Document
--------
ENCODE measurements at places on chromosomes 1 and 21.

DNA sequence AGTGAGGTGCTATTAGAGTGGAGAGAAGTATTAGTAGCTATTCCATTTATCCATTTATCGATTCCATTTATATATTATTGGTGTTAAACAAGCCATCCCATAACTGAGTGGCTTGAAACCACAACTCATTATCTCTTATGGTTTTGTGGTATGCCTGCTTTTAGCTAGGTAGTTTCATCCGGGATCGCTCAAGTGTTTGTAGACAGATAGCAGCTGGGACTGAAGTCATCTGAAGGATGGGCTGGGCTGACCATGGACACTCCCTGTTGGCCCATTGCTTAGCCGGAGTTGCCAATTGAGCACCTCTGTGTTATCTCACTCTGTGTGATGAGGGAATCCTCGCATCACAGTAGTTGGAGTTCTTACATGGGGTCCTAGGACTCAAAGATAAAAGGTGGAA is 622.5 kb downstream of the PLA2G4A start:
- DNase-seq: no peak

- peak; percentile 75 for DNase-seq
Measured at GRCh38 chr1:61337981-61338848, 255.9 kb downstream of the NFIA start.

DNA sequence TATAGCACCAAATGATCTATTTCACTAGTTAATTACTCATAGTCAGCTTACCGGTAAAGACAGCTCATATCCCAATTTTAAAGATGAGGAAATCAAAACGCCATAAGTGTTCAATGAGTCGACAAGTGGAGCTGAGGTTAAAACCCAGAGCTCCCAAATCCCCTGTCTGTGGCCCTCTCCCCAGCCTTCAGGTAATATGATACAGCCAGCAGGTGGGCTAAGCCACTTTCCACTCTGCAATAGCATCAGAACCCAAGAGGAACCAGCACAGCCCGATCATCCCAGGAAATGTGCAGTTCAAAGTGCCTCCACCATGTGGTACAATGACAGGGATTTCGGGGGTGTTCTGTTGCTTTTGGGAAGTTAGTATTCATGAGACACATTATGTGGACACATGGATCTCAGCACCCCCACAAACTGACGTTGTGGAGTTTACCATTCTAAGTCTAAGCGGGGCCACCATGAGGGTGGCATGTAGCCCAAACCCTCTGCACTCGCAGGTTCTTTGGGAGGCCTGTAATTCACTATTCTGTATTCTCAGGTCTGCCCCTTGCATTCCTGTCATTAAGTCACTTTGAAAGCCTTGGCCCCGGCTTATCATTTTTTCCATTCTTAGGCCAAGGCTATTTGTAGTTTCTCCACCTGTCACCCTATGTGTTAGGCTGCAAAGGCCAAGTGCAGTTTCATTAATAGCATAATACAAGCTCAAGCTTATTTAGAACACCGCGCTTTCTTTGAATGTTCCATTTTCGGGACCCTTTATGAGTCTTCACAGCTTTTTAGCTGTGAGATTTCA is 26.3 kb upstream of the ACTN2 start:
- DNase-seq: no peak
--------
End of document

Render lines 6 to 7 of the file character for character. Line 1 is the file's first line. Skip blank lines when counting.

DNA sequence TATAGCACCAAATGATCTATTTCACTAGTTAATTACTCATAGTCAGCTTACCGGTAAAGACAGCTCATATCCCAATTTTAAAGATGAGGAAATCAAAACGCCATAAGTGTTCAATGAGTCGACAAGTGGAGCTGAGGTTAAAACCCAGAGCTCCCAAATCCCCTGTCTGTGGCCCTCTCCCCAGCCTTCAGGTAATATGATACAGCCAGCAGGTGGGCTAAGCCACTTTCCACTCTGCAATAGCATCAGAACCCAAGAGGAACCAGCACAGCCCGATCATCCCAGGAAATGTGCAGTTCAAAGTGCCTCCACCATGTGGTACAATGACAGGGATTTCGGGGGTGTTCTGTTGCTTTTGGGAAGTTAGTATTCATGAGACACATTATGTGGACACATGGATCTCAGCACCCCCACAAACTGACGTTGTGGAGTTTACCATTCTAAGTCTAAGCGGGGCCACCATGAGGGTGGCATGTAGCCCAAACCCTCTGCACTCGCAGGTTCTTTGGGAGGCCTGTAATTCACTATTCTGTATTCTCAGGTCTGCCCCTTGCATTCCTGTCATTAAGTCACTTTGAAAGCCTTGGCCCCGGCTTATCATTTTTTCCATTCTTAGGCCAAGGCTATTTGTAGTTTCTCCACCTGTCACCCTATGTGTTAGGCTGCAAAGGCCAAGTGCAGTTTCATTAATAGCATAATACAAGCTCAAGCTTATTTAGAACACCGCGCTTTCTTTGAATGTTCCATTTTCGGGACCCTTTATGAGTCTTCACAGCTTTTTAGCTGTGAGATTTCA is 26.3 kb upstream of the ACTN2 start:
- DNase-seq: no peak